Document Detail

Intercomparison of recruitment maneuver efficacy in three models of acute lung injury.
MedLine Citation:
PMID:  15599138     Owner:  NLM     Status:  MEDLINE    
OBJECTIVE: To compare the relative efficacy of three forms of recruitment maneuvers in diverse models of acute lung injury characterized by differing pathoanatomy.
DESIGN: We compared three recruiting maneuver (RM) techniques at three levels of post-RM positive end-expiratory pressure in three distinct porcine models of acute lung injury: oleic acid injury; injury induced purely by the mechanical stress of high-tidal airway pressures; and pneumococcal pneumonia.
SETTING: Laboratory in a clinical research facility.
SUBJECTS: Twenty-eight anesthetized mixed-breed pigs (23.8 +/- 2.6 kg).
INTERVENTIONS: The RM techniques tested were sustained inflation, extended sigh or incremental positive end-expiratory pressure, and pressure-controlled ventilation.
PRIMARY MEASUREMENTS: Oxygenation and end-expiratory lung volume.
MAIN RESULTS: The post-RM positive end-expiratory pressure level was the major determinant of post-maneuver PaO2, independent of the RM technique. The pressure-controlled ventilation RM caused a lasting increase of PaO2 in the ventilator-induced lung injury model, but in oleic acid injury and pneumococcal pneumonia, there were no sustained oxygenation differences for any RM technique (sustained inflation, incremental positive end-expiratory pressure, or pressure-controlled ventilation) that differed from raising positive end-expiratory pressure without RM.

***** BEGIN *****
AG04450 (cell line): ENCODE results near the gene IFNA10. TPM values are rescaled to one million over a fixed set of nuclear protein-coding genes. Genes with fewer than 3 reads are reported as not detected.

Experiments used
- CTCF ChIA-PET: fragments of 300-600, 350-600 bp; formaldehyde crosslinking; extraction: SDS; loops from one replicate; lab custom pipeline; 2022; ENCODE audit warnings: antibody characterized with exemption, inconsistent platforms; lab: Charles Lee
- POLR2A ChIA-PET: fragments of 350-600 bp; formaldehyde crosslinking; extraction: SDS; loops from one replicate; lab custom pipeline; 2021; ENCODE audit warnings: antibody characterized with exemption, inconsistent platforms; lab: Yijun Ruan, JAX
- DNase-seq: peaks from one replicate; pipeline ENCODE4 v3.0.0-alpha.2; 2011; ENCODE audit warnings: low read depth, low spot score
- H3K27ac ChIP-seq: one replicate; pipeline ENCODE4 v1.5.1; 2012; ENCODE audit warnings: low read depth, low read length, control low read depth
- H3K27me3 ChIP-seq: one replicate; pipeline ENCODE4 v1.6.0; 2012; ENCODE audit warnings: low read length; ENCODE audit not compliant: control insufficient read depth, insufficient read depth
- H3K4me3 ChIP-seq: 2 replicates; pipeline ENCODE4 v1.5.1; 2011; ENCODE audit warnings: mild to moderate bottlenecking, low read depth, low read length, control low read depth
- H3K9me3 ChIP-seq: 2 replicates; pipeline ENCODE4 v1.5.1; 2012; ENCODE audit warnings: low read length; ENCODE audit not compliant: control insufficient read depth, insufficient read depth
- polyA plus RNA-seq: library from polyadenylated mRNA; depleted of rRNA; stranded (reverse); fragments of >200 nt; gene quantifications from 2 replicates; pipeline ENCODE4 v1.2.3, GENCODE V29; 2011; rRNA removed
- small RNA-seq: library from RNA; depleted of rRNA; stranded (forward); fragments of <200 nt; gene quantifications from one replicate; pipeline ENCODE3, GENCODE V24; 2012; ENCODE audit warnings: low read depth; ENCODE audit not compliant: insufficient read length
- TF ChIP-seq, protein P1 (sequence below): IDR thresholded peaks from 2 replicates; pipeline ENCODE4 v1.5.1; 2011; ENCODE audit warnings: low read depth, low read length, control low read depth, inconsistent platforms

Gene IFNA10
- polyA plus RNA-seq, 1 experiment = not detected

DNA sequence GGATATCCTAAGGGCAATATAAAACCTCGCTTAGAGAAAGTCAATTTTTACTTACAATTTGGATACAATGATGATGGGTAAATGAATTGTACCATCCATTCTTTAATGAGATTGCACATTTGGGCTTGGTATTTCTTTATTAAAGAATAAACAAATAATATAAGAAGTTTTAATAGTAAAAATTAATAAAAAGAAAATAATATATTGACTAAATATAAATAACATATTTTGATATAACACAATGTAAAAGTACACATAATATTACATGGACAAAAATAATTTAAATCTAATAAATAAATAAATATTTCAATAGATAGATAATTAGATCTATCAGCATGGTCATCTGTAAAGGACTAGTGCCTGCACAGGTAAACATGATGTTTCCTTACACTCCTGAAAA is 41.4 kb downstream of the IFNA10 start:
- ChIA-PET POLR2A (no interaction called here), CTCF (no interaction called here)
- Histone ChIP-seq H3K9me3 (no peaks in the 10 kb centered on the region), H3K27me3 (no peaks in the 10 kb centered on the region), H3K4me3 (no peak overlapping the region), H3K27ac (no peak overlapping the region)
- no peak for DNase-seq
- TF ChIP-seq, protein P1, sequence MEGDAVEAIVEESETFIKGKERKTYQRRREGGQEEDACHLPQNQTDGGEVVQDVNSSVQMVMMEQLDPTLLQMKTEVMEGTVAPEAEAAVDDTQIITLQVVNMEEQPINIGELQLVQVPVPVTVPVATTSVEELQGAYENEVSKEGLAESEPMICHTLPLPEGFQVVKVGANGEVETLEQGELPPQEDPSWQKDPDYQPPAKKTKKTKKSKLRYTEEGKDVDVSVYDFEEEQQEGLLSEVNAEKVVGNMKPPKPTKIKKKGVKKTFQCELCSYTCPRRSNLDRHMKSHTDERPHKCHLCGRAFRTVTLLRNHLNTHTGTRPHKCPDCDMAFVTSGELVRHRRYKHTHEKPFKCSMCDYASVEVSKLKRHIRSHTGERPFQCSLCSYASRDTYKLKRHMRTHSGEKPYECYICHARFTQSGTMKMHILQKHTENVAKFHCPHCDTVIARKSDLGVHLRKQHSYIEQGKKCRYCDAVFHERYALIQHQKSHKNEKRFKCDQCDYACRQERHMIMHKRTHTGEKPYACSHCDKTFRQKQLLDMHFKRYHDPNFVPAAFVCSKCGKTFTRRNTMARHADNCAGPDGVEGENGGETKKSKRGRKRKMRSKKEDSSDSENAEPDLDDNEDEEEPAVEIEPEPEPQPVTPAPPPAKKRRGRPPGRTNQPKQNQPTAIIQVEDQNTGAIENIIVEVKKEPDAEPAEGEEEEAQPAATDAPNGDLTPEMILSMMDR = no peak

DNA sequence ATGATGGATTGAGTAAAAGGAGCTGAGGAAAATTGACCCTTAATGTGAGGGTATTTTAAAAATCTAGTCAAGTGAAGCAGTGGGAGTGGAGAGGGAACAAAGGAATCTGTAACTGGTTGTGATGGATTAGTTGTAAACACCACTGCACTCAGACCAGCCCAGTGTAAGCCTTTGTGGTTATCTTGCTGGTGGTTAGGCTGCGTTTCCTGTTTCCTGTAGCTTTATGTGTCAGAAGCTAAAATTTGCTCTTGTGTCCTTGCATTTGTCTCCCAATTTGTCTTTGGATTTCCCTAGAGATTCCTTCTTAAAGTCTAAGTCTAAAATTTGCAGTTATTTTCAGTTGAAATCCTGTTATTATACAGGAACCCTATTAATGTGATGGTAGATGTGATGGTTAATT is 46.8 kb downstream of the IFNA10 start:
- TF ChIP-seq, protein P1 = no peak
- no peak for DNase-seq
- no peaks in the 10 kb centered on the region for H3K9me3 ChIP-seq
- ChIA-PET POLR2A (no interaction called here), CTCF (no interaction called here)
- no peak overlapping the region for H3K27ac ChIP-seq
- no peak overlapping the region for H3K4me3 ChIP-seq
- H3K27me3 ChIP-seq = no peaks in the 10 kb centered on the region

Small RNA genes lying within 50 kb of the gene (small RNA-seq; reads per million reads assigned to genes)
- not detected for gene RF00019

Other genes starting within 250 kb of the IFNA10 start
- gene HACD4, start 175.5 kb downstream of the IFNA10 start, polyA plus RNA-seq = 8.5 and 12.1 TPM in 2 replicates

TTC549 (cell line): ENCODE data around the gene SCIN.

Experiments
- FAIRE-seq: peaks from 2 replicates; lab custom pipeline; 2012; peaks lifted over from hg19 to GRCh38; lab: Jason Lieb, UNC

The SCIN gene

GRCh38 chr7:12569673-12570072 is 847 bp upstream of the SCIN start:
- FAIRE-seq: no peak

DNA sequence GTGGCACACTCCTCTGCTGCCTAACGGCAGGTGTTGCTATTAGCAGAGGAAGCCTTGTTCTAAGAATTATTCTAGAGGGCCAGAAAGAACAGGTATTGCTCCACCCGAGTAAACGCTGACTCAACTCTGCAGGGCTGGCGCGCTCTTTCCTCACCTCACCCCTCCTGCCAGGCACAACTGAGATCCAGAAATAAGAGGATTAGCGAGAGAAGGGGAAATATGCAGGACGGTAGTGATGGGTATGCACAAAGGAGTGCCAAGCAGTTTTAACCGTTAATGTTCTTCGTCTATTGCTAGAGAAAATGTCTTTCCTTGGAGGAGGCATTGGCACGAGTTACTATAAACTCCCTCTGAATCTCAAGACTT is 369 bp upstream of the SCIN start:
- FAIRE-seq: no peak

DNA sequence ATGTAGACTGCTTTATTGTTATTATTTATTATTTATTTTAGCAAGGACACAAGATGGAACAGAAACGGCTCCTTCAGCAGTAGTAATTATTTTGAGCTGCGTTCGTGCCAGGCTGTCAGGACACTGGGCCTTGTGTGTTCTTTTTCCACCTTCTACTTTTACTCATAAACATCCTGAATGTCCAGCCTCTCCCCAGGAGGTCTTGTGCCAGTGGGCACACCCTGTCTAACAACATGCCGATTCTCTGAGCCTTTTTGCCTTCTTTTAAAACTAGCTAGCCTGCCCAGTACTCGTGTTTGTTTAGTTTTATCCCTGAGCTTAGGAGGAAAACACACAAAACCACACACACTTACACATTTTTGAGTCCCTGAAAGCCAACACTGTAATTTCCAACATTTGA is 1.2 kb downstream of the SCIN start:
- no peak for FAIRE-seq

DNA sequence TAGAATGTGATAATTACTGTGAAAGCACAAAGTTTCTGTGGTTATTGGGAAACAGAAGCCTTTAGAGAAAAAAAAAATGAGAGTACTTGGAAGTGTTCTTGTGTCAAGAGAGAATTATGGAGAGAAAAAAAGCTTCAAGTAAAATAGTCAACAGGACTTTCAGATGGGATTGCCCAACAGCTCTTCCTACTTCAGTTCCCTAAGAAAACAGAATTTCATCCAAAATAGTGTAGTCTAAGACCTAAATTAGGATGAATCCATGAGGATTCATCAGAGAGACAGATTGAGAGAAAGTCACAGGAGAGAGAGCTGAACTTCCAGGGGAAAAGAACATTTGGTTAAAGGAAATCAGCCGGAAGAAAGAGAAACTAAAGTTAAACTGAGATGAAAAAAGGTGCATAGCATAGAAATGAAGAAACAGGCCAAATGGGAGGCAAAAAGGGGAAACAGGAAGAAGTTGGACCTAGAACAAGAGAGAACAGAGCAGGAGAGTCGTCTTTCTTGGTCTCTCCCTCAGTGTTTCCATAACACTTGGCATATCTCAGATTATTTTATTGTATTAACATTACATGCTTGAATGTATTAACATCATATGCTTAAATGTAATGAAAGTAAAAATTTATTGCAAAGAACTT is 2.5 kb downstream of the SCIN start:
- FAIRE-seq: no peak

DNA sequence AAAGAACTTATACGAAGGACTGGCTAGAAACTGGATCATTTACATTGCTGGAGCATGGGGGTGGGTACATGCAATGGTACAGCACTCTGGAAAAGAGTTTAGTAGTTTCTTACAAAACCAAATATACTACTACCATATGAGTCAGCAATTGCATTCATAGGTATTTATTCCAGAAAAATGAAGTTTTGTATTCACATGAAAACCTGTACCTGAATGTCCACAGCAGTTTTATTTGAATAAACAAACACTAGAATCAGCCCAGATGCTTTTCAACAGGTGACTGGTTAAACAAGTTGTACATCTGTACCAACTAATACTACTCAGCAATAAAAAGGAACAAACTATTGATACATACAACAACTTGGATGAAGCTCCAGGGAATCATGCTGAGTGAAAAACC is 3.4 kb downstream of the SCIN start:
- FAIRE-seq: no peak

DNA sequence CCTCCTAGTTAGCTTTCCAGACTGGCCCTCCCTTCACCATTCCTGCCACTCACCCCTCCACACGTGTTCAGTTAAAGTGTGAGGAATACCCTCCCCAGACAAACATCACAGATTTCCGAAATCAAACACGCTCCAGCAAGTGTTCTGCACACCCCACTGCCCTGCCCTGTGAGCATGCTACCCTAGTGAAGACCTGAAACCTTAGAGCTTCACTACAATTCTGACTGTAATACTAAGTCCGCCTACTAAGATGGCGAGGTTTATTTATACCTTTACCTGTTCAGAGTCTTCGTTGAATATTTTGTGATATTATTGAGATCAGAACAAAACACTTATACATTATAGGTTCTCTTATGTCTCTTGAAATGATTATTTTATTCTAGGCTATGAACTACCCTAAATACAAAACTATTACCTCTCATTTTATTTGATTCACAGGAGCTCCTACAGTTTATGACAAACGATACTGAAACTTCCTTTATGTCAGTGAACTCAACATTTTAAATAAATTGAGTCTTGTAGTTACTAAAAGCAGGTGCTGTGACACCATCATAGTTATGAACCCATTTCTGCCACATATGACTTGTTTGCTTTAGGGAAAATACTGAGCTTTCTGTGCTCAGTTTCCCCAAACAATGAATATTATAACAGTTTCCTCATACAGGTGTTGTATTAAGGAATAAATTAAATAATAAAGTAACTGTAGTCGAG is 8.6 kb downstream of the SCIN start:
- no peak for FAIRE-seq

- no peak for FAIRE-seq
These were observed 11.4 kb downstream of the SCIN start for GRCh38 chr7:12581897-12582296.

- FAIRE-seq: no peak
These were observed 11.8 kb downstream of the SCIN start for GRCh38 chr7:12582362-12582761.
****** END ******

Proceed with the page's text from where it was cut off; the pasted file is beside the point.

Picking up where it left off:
CONCLUSIONS: Recruitment by pressure-controlled ventilation is equivalent or superior to sustained inflation, with the same peak pressure in all tested models of acute lung injury, despite its lower mean airway pressure and reduced risk for hemodynamic compromise. Although RM may improve PaO2 in certain injury settings when traditional tidal volumes are used, sustained improvement depends on the post-RM positive end-expiratory pressure value.
Sung-Chul Lim; Alexander B Adams; Dana A Simonson; David J Dries; Alain F Broccard; John R Hotchkiss; John J Marini
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Publication Detail:
Type:  Comparative Study; Journal Article; Research Support, U.S. Gov't, P.H.S.    
Journal Detail:
Title:  Critical care medicine     Volume:  32     ISSN:  0090-3493     ISO Abbreviation:  Crit. Care Med.     Publication Date:  2004 Dec 
Date Detail:
Created Date:  2004-12-15     Completed Date:  2005-01-27     Revised Date:  2013-11-06    
Medline Journal Info:
Nlm Unique ID:  0355501     Medline TA:  Crit Care Med     Country:  United States    
Other Details:
Languages:  eng     Pagination:  2371-7     Citation Subset:  AIM; IM    
Department of Pulmonary/Critical Care Medicine, Regions Hospital, University of Minnesota, St. Paul, MN, USA.
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MeSH Terms
Analysis of Variance
Disease Models, Animal
Lung Compliance
Lung Volume Measurements
Oleic Acid
Pneumonia, Pneumococcal
Positive-Pressure Respiration / methods*
Pulmonary Gas Exchange
Respiration, Artificial
Respiratory Distress Syndrome, Adult / physiopathology,  therapy*
Respiratory Function Tests
Respiratory Mechanics / physiology*
Risk Factors
Sensitivity and Specificity
Grant Support
50152//PHS HHS
Reg. No./Substance:
112-80-1/Oleic Acid
Comment In:
Crit Care Med. 2004 Dec;32(12):2540-1   [PMID:  15599163 ]

From MEDLINE®/PubMed®, a database of the U.S. National Library of Medicine

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